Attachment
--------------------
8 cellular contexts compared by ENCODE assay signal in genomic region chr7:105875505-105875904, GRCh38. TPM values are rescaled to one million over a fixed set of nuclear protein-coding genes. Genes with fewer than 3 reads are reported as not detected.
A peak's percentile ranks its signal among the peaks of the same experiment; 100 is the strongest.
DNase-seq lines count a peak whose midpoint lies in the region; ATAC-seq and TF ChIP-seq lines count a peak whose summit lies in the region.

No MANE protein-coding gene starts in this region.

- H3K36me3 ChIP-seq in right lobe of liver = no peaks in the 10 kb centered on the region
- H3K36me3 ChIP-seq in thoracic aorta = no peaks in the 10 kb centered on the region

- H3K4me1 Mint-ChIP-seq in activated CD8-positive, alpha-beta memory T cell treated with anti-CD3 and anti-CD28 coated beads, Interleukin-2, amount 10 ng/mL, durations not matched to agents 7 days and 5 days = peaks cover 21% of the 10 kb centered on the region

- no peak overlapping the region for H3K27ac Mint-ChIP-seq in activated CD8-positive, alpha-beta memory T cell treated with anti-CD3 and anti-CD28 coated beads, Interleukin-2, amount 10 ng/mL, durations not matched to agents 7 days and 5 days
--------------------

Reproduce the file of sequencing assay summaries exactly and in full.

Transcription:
8 cellular contexts compared by ENCODE assay signal in genomic region chr7:105875505-105875904, GRCh38. TPM values are rescaled to one million over a fixed set of nuclear protein-coding genes. Genes with fewer than 3 reads are reported as not detected.
A peak's percentile ranks its signal among the peaks of the same experiment; 100 is the strongest.
DNase-seq lines count a peak whose midpoint lies in the region; ATAC-seq and TF ChIP-seq lines count a peak whose summit lies in the region.

No MANE protein-coding gene starts in this region.

- H3K36me3 ChIP-seq in right lobe of liver = no peaks in the 10 kb centered on the region
- H3K36me3 ChIP-seq in thoracic aorta = no peaks in the 10 kb centered on the region

- H3K4me1 Mint-ChIP-seq in activated CD8-positive, alpha-beta memory T cell treated with anti-CD3 and anti-CD28 coated beads, Interleukin-2, amount 10 ng/mL, durations not matched to agents 7 days and 5 days = peaks cover 21% of the 10 kb centered on the region

- no peak overlapping the region for H3K27ac Mint-ChIP-seq in activated CD8-positive, alpha-beta memory T cell treated with anti-CD3 and anti-CD28 coated beads, Interleukin-2, amount 10 ng/mL, durations not matched to agents 7 days and 5 days